As much as Merrill contributes to the history of the rail networks, that is not his declared purpose. Most of his text is devoted to the individuals and institutions that contributed to (or opposed) the maps, names, memorials, and explorations he describes. The public or quasi-private transport authorities are major players in all these stories. So are the “enthusiasts,” as Merrill calls them, including artists eyeing underground spaces, politically engaged activists seeking to guard public memory of important events, and intrepid amateur (and often lawbreaking) explorers of the underground. However, these characters’ backgrounds and motivations interest Merrill only insofar as they help him develop his analysis of broader and more abstract processes of collective memory. The book is framed not as a history but as an analysis of memory “discourses,” along with “processes” and “structures,” (333) as revealed by the exchanges among these “mnemonic actors.” And this is where the going can get tough for the reader.

No discussion of underground sites can avoid the resonant language we use to explain, and usually conflate, literal and figurative darkness, depths, excavations, and burials. But Merrill spurns a literary approach. His intent is to build on a body of geographical theory that attempts to transform the everyday if metaphorical language of rail users and “mnemonic actors” into a rational and systematic method for explaining their fascination and engagement with rail sites. Geographers’ theoretical transformations of everyday metaphors can be opaque to outsiders. Indeed, some of us outside the discipline may wonder whether it is fruitful or illuminating to build a system out of literary language. Take Merrill’s title, which is at the very least a clever allusion to the ways both railways and neural memories form dense and unexpected connections. His use of the phrase, however, conceals broader ambitions. This is how he begins to explain his method: “The stories, tales and accounts that this book provides, along with the broader mnemonic geographies within which they lie, are conceived rhizomatically in a horizontal manner through the notion of networked remembrance, and stratigraphically in a vertical manner through the notion of buried memories. These overlapping and interrelated concepts are combined to create a volumetric understanding of urban memory.” (21)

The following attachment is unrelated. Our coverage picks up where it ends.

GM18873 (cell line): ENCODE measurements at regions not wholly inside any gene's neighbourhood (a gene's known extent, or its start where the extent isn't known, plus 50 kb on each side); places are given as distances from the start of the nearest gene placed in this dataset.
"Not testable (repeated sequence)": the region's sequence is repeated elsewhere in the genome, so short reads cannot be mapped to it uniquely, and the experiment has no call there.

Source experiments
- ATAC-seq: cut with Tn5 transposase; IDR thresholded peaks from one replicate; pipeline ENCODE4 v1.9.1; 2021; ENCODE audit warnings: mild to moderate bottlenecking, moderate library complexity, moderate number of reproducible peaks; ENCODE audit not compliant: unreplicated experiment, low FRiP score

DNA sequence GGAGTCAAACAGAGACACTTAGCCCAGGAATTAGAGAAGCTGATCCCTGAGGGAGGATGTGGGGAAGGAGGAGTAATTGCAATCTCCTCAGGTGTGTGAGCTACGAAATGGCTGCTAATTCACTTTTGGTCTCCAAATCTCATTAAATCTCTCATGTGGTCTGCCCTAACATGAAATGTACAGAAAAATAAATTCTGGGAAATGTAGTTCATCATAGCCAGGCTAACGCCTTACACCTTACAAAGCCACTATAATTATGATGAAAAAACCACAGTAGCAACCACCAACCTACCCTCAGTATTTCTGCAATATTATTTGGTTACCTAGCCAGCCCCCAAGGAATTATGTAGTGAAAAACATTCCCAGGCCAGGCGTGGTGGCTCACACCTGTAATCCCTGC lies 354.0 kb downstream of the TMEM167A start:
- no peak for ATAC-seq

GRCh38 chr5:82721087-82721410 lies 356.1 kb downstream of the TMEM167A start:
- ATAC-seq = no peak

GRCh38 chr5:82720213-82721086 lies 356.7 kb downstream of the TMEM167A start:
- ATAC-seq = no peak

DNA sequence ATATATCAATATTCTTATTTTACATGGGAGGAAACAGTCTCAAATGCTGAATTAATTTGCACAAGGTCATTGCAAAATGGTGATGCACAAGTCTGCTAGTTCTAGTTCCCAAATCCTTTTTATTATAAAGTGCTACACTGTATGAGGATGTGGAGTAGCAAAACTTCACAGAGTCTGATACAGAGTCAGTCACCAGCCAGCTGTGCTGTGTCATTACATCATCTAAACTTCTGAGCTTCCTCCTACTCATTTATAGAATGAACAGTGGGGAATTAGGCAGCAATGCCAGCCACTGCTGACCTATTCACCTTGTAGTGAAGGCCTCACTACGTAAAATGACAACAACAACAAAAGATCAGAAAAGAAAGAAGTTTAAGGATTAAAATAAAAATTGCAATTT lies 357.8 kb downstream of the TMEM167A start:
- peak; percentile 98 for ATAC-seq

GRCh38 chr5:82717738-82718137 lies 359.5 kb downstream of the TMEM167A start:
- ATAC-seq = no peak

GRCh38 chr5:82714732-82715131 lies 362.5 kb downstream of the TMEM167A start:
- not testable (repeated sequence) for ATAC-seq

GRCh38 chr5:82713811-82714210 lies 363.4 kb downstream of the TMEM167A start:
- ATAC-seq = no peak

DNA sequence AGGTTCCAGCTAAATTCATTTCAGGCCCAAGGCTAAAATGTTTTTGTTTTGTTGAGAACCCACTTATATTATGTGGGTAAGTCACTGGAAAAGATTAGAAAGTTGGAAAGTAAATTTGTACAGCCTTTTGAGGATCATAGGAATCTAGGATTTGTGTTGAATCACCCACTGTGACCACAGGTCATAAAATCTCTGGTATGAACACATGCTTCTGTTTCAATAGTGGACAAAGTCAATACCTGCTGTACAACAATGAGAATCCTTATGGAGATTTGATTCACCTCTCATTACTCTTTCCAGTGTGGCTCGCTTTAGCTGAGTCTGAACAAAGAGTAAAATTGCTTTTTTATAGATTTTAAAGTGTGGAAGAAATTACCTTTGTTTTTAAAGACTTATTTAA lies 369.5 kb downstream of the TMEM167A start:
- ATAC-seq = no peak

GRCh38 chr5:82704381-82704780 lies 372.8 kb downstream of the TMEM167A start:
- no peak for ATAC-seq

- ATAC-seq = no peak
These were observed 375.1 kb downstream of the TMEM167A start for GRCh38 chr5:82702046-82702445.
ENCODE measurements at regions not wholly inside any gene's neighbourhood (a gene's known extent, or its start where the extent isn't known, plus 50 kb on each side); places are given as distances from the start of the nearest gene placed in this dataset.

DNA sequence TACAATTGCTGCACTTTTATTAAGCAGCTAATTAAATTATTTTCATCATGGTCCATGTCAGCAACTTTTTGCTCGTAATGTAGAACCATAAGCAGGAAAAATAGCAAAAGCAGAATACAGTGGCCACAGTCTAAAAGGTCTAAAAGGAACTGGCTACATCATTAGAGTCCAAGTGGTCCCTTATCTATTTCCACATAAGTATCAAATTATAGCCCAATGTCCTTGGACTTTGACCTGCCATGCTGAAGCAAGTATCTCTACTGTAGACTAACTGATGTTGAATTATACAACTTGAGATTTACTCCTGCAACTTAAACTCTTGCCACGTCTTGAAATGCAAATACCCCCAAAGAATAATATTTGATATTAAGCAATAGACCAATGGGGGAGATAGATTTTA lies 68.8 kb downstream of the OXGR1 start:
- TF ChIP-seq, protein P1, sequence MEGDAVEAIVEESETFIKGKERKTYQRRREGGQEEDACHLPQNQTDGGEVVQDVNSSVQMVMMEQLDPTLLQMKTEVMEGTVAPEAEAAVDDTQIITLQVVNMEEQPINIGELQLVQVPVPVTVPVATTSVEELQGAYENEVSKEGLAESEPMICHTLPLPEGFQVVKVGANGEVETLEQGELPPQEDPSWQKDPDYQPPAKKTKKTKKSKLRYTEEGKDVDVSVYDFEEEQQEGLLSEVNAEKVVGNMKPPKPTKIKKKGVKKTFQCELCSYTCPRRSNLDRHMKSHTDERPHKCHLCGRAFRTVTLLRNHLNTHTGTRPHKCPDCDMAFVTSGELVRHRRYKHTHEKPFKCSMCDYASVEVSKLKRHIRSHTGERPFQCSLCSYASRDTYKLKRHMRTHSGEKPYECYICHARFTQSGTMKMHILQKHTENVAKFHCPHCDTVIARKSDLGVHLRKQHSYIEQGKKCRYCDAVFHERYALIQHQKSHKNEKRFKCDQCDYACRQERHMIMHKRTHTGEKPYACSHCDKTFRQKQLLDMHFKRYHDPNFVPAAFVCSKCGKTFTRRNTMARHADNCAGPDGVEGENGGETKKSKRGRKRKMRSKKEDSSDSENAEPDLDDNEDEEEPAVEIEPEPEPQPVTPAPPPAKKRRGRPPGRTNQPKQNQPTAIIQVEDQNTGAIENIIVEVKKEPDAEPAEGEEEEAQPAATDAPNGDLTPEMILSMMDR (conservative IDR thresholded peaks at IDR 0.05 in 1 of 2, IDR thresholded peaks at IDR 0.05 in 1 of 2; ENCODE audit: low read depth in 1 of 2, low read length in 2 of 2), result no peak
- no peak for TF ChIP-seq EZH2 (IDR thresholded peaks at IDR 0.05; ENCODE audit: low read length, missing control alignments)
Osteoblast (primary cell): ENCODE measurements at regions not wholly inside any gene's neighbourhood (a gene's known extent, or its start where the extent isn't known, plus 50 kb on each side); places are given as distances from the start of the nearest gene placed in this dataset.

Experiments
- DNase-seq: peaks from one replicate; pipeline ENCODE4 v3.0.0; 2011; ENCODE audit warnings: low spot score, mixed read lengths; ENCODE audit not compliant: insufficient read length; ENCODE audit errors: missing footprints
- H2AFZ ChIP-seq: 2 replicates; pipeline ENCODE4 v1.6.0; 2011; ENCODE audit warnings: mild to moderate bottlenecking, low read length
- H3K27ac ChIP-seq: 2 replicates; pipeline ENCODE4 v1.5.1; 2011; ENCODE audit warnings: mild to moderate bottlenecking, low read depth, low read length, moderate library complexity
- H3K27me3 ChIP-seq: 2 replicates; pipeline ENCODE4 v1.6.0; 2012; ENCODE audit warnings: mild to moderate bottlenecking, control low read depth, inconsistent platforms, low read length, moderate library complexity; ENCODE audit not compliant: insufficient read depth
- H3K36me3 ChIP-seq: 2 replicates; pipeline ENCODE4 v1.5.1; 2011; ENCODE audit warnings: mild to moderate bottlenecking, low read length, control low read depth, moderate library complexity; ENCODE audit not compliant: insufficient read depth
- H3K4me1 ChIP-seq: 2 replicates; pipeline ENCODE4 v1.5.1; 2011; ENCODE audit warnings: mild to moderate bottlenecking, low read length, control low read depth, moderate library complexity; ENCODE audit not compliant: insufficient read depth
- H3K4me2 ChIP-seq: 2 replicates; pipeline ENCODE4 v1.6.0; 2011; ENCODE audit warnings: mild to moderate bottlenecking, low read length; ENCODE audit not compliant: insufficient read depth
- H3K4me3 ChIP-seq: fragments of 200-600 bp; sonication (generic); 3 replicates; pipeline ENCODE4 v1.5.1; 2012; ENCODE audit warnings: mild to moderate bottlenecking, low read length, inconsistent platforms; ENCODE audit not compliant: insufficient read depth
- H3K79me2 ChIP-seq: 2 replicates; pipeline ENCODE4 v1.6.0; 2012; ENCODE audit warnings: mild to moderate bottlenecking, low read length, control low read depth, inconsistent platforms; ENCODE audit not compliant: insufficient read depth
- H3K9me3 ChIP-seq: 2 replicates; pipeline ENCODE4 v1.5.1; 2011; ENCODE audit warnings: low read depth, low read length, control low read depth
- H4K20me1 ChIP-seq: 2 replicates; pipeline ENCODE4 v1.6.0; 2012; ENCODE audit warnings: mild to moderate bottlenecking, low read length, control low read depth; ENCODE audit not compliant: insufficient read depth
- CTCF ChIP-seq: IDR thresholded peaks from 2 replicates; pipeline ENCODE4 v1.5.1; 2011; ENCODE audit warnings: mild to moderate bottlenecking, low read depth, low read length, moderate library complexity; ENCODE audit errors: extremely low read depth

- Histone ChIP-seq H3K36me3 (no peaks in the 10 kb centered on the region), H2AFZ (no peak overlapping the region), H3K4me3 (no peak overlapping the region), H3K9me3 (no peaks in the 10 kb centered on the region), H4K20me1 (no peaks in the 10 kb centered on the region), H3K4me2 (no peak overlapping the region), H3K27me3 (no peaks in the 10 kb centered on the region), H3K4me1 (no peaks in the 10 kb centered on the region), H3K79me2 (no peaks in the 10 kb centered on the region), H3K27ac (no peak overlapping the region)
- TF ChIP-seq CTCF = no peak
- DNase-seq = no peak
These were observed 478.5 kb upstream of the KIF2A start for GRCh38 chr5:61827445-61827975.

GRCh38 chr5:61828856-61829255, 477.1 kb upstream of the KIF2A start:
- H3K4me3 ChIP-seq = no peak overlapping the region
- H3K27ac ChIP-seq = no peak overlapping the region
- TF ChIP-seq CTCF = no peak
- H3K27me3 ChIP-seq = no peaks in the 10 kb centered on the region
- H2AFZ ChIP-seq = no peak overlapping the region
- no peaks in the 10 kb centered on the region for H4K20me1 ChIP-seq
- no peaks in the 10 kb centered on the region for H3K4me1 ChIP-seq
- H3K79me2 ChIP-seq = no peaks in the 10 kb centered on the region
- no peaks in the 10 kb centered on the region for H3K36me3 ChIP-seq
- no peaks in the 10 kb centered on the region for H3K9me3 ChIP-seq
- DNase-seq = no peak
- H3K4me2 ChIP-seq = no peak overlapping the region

Merrill’s introduction and substantial first chapter sift through a great deal of theoretical scholarly literature on place and memory in order to frame his own approach to his material. He recognizes that familiar terms used to explain our interest in the urban underground can conceal as much as they reveal. What, for example, are “cultural landscapes”? Among other things, “framing underground railways as landscapes … ontologically foregrounds their connective and vertical character.” (10) This material is intended to anchor the “mnemonic actors” of these railways in broader currents of geographical theorizing. The audience of that material, however, may be different from that for his more readable chapters on history and activism.


Reviewed by Brian Ladd, University of Albany

Networked Remembrance: Excavating Buried Memories in the Railways beneath London and Berlin
by Samuel Merrill
Publisher: Peter Lang
Paperback / 404 pages / 2017
ISBN 978-3-0343-1919-5

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Published on October 2, 2018.